Memories from a
He was born in Cuba in 1962. His father was a policeman for the Batista regime --- so the family was stigmatized: the old man was known as a gusano, a worm. The innocent boy was also stigmatized, which is the way it is with families and governments and dictatorships.
But they gave Virgil Suárez something that few others had. They gave him the name of the classic poet, along with an imagination, and words, and a way to put those words together. After a short hiatus in Spain, the family moved to Los Angeles where, with the help of some lively teachers, honored here --- he became a writer --- discovering the power of putting words down, for others to savor.
Spared Angola is the tale of his self-discovery, along with tales of the wonders he had to leave behind with his childhood, the eternal regret over a country in the hands of others, memories smudged and faded, like old photographs. He feels, and writes strongly, about the fate of all sad exiles.
But the tale is not just one of regret; and it certainly isn't one of memories stained by time. Spared Angola works because Suárez knows how to put words together simply --- a Cuban-American Hemingway. He knows how to sketch the memories, the good and the bad. Killing animals for food; being caught with his pants down; watching his father turn old and decrepit; being taken in the back room by an older girl (he, so frightened, pisses on her.)
Suárez also knows how to juxtapose concepts, child's concepts running together, as a child's mind would meld them: the description of his father's desperate, bloody job, butchering horses --- mixed with the memory of a night in a strange bed in Spain, listening to his father, in the next bed, demanding love from his mother, whispering, "If you don't, I'll look for a Spanish woman who will," and then, the author says, "the cleaver falls and cuts through the skin, tears through the flesh, crushes the bone, and then there is the blood..." Wonderful.
When Suárez is describing their lives in San Pablo, or Havana, or Madrid, or in the Los Angeles barrio --- or when he tells us about grandmother Donatila and the magic of her words (that turned into the magic of his words) --- he can do no wrong. When he is telling of his discovery of writers, reading Poe, Hawthorne, Melville, Flannery O'Connor, he can be as moving as Richard Wright. telling of his illegal library card.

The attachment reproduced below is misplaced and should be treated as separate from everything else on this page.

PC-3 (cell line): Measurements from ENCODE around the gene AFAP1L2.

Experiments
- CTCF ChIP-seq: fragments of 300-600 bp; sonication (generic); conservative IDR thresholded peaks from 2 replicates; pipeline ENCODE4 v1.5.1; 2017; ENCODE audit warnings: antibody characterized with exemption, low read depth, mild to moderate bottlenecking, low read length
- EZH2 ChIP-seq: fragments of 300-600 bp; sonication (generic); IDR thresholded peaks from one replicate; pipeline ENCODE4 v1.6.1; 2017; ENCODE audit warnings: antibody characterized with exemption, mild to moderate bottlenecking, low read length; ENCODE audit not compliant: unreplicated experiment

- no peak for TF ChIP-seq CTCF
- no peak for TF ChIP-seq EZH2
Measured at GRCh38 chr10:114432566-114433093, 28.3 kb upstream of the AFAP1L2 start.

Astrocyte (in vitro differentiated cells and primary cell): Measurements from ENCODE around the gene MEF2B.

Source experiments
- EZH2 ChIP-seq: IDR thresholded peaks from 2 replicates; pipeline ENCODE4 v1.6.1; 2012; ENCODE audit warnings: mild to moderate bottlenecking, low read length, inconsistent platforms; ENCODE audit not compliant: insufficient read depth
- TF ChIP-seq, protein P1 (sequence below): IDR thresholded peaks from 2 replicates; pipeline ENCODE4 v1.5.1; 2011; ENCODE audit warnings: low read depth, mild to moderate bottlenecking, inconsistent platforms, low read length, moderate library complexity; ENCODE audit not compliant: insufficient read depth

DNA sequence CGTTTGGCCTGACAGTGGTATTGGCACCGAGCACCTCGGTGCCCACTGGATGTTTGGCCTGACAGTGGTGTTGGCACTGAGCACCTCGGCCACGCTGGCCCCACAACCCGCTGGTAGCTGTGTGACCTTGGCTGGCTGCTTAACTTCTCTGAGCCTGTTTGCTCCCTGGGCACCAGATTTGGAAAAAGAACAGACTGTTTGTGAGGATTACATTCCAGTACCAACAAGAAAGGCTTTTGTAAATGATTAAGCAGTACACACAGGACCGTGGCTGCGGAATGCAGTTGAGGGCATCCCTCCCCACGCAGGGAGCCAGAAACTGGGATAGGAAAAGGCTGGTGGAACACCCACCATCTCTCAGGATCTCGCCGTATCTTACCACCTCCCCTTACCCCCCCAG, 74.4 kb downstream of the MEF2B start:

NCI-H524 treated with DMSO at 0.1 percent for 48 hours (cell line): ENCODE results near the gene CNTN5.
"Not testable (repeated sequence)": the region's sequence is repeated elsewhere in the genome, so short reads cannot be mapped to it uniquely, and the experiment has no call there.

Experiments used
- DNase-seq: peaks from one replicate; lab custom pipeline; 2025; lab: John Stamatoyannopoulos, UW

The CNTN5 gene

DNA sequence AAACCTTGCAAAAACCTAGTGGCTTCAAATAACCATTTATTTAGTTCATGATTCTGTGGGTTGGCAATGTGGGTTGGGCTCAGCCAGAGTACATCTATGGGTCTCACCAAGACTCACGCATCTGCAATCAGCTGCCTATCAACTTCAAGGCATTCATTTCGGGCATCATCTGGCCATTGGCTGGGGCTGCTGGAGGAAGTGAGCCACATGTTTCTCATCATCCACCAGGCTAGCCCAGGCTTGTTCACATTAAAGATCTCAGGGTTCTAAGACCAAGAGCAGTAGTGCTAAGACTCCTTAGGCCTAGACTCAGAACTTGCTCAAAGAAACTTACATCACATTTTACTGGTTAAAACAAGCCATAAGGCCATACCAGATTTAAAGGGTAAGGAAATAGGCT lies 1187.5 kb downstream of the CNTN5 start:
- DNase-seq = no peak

But, towards the end, Suárez loads...then loses...the deck. He sticks in long poems which at times add, more often detract from the history. It's a pity he had no Maxwell Perkins to help him shape the book, for it begins to splay, becomes an admixture of poetry and prose that doesn't quite fuse. So-so poems about frogs, and guilt, and suburbia, intermixed with a wonderful tale about his green teeth (his mother took tetracycline when she was embarasada; it had a lifetime effect on his molars).
Our tale, ends, engagingly enough, with a quote from Dostoyevsky:
"I am a sick man...a mean man. There's nothing attractive about me. I think there's something wrong with my...liver..."
Only Suárez substitutes, charmingly, "...there's something wrong with my...teeth..."
§ § §
NOTE: Suárez has written several novels. Because his autobiography was so affecting --- I tried one called Going Under. It's OK if you are into the frustrations of being a Cuban-American life insurance salesman, driving on the freeways of Miami, connecting (barely) with your spirits, and, finally, diving off Key West, heading south.
We would hope that Suárez will use his considerable talents in other, more artful ways.--- Carlos A. Amantea